Shawn – I have worked in various spaces including financial and tech, crafting communications for major players. We don’t know dick. We are improvising this, we are making it up as we go along, from moment to moment, day to day, week to week. I think that we have a good brand.
Kathy – That was important to us, with our backgrounds.
Shawn – And I think we have a distinct voice. But the day to day, we are making it up.
Kathy – I had only seen Shawn as a performer and teacher, but now you throw in the administrative part of this theater – it definitely takes away from the fun of improv. We have to clean the toilets and take out the trash. One time we came in and the place was flooded, right after a renovation. Shit happens, and you are not prepared for all of these things.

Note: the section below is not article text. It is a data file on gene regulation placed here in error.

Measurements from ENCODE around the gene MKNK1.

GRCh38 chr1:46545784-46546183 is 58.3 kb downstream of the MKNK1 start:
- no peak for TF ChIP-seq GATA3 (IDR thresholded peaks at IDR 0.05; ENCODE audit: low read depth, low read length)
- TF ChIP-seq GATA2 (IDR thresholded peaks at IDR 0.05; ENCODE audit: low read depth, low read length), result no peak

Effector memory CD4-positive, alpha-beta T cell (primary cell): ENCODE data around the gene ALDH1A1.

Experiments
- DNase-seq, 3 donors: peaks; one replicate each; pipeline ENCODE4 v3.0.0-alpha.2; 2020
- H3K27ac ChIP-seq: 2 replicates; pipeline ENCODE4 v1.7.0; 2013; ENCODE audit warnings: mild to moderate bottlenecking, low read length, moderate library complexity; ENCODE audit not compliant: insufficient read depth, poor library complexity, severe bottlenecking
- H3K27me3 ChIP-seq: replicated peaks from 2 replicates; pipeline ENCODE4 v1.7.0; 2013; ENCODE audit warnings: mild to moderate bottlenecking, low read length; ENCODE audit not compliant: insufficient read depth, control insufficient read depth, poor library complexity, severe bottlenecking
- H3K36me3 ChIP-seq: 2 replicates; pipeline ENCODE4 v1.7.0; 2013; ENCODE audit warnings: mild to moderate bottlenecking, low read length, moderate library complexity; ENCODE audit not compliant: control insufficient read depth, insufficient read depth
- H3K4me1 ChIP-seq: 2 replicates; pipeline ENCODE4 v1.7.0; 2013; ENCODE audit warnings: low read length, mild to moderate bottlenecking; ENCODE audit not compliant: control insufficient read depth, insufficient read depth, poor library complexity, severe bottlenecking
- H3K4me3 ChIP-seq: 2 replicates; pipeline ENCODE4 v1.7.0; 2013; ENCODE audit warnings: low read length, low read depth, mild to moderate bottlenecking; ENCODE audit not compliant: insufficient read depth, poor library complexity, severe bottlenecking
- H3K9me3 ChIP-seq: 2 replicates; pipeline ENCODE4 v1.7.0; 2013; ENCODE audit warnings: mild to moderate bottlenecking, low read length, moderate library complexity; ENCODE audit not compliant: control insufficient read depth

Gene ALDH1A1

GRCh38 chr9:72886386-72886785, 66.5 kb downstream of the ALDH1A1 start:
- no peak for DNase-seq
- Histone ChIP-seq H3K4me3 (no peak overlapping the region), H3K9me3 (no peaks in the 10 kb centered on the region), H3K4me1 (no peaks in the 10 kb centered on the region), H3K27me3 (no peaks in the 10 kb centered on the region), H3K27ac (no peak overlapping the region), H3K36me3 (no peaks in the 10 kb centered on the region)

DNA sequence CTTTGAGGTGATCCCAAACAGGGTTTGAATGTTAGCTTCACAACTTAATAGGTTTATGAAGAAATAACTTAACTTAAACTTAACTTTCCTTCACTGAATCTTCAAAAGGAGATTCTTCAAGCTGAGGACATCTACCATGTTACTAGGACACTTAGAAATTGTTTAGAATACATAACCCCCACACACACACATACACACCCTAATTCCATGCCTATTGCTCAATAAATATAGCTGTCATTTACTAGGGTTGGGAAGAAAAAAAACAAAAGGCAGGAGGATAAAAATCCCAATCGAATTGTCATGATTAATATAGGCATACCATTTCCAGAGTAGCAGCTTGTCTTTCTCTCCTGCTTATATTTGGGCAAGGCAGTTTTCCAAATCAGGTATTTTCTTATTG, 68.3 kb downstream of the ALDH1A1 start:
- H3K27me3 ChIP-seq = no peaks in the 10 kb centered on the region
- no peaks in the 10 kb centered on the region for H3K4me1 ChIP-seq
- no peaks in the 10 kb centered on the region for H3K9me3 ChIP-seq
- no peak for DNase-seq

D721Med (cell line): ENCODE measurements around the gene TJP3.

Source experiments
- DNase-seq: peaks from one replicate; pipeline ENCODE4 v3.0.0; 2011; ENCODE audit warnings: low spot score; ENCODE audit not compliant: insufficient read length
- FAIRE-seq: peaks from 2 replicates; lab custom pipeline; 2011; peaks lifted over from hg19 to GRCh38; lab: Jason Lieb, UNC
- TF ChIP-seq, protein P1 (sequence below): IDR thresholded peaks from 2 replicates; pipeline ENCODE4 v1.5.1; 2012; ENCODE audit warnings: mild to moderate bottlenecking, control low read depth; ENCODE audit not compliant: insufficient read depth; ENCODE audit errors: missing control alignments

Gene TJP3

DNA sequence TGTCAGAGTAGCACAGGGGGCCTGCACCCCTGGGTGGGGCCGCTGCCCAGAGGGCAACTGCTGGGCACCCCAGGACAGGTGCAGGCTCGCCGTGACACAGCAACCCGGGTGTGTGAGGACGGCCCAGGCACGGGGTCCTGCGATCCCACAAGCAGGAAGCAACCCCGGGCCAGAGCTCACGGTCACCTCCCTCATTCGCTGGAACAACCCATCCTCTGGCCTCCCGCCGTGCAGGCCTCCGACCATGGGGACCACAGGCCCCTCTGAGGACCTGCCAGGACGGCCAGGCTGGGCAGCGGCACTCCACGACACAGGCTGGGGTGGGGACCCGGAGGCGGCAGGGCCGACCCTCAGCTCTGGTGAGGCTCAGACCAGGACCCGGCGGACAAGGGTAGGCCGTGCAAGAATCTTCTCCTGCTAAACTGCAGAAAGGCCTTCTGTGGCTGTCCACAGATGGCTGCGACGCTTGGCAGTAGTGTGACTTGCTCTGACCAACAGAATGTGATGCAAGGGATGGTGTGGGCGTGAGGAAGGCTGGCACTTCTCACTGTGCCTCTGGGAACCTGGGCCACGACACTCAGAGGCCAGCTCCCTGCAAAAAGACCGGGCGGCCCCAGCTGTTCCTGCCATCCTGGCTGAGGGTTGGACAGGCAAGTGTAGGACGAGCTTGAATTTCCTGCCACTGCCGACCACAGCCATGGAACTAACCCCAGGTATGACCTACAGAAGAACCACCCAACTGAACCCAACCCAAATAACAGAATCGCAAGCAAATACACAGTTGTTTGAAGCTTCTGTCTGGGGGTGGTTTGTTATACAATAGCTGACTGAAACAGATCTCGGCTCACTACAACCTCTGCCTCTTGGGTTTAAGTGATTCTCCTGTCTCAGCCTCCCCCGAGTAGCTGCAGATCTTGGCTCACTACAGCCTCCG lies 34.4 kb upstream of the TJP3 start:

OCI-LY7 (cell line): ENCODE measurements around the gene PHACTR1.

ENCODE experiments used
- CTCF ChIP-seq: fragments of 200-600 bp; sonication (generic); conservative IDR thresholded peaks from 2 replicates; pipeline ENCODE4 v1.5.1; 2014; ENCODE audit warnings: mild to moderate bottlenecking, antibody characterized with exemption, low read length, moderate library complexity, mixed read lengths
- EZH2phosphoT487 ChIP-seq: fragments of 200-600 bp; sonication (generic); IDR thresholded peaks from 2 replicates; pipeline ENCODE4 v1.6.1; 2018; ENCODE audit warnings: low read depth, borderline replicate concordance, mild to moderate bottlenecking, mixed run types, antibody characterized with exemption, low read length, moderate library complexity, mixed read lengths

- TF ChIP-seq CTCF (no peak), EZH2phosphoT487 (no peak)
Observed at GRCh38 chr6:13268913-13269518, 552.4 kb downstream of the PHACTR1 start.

I think that where I’m not super surprised, but it is super delightful, we have a great little scene here, and it’s growing. We have people these people who come in, never having done improv, and two years later they are performing. And we raised them. These kinds of little things that are happening in terms of cultivating our community.
That’s the other thing. Running a business with someone and being married to them at the same time is tricky territory as well. You learn a lot. We make a good team, but we have to be clear on what our roles are. Both of us are used to be in charge of our own lives.
What do you think makes the DC improv community unique?
Shawn – What I love most about DC improvisers is that they are all fucking smart. Okay, most of them are smart. I’ve meet more intellectually sophisticated, intellectually curious – here – than in any other scene that I’ve been in. We are a bit more on the ball, a little more connected to the daily goings on (because we have to be). Every improviser is a geek about something. We are whip smart about improv.